Sunday, 10 January 2016
Hall E ( New Orleans Ernest N. Morial Convention Center)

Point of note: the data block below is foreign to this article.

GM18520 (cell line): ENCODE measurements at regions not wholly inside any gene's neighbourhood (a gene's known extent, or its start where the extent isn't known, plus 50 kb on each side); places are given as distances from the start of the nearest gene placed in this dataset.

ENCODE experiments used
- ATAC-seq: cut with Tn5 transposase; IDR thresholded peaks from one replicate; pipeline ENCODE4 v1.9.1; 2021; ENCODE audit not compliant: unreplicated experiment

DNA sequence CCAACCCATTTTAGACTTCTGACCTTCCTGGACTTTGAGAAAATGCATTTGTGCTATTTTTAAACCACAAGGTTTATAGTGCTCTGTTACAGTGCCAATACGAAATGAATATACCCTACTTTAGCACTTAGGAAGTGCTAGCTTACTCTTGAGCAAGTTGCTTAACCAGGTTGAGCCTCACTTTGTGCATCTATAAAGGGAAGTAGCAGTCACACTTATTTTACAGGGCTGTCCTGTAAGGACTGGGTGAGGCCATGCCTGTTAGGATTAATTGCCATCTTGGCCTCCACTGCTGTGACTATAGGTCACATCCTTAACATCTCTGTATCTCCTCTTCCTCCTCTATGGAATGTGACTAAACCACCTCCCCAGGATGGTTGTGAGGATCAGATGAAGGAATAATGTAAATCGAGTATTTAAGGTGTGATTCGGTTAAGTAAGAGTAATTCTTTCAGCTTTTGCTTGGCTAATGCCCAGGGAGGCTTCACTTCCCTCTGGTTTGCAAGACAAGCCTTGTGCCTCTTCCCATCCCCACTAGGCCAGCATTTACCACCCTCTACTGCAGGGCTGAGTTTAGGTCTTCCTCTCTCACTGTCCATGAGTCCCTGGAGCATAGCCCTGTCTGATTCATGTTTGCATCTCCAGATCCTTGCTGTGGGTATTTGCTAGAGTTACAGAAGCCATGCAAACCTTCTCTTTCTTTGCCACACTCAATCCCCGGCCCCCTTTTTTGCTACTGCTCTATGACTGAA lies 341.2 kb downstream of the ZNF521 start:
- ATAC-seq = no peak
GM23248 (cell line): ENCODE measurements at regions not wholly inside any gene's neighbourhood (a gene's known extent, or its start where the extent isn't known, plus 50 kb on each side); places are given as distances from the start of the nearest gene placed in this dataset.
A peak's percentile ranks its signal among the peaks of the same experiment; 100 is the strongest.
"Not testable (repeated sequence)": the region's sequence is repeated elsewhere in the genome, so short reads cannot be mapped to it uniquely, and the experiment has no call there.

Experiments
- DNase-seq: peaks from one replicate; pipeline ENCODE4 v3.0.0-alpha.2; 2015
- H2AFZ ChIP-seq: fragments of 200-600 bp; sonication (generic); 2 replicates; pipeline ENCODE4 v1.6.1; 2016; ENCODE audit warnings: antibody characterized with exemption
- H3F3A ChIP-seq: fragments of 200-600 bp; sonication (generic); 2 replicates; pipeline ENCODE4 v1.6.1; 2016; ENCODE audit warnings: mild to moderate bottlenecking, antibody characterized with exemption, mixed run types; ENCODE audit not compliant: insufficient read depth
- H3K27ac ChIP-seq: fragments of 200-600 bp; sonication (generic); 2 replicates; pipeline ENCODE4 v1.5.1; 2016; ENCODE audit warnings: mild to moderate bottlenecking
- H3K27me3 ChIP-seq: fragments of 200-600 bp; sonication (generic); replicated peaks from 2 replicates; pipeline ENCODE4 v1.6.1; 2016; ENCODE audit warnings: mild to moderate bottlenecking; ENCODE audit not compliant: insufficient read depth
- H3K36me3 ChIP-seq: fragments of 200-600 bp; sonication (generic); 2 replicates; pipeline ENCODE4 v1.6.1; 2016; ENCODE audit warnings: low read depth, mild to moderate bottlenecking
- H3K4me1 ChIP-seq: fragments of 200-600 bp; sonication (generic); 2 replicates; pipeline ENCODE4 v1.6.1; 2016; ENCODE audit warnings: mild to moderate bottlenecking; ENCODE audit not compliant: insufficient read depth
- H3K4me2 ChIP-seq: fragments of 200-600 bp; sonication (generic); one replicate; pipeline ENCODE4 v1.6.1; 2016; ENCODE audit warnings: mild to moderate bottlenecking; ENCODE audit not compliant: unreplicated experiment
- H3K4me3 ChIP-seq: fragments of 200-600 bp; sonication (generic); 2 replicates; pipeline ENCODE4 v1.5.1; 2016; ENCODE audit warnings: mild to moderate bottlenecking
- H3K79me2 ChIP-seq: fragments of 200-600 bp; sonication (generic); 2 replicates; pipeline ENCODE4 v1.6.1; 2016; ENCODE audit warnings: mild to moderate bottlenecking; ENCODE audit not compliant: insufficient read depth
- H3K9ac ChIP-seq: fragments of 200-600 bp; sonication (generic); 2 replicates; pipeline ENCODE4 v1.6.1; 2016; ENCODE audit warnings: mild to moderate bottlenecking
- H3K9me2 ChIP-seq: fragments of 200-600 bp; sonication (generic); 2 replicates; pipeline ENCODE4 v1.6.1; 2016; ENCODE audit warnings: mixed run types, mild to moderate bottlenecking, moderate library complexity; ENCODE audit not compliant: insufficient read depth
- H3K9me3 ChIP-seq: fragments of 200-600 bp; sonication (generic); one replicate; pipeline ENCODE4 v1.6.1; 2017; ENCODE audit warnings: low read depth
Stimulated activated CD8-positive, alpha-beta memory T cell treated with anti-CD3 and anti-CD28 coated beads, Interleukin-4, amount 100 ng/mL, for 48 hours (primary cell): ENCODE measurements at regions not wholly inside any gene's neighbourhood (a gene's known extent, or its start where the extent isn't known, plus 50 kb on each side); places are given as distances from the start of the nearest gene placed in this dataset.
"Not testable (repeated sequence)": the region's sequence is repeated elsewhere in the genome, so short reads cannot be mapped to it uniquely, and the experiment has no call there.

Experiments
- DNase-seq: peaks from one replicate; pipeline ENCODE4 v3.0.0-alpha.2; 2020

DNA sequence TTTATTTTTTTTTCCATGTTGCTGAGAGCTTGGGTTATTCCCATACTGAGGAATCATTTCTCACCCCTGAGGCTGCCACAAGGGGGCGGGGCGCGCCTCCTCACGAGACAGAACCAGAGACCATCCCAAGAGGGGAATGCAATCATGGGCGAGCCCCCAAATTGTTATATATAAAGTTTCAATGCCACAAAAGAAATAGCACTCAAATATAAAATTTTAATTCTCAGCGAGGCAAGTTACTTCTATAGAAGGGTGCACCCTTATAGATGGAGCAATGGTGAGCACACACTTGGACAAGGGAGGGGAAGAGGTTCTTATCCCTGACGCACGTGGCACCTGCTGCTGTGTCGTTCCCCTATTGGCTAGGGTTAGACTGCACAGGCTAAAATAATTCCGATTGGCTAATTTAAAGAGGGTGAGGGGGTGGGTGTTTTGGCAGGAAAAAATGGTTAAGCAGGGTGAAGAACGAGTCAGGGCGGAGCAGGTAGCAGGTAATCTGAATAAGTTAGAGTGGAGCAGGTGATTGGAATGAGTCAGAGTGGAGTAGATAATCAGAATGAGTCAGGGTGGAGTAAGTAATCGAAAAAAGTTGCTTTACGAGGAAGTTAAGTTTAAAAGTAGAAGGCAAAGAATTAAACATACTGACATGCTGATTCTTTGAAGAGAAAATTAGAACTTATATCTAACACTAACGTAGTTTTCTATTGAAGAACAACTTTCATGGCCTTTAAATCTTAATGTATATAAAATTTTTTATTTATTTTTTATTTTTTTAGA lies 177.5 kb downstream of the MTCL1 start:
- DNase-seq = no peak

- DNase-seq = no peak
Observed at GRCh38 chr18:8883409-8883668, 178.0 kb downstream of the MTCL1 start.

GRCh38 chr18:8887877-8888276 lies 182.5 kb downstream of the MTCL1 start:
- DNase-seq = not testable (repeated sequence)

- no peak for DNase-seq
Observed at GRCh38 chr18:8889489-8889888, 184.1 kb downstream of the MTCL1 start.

Tropical cyclones (TC) are widely known to cool sea surface temperatures (SST) due to enhanced vertical mixing and surface fluxes. However, this process is reversed in the eastern tropical Pacific (ETP), where the cooling is replaced by an anomalous warming. Through the use of satellite imagery and optimally interpolated observational products, we show that the TC-induced warming in the ETP is due to enhanced radiative forcing associated with decreased cloudiness following storms. These enhanced fluxes are strong enough to reverse the TC-induced cooling effect and produce significant surface warming in the region. The anomalous warming feature occurs only in the ETP and is due to the region's unique vertical cloud distribution. We find that TCs tend to destroy low lying clouds in this region, leading to clear sky conditions after storm passage and thus increased shortwave radiative forcing and warmer SSTs. These results indicate important climate connections between tropical cyclones and background cloudiness which can potentially influence temperature variability, upper-ocean heat budgets, ocean-atmosphere fluxes, and subsequent TCs affecting the same regions.
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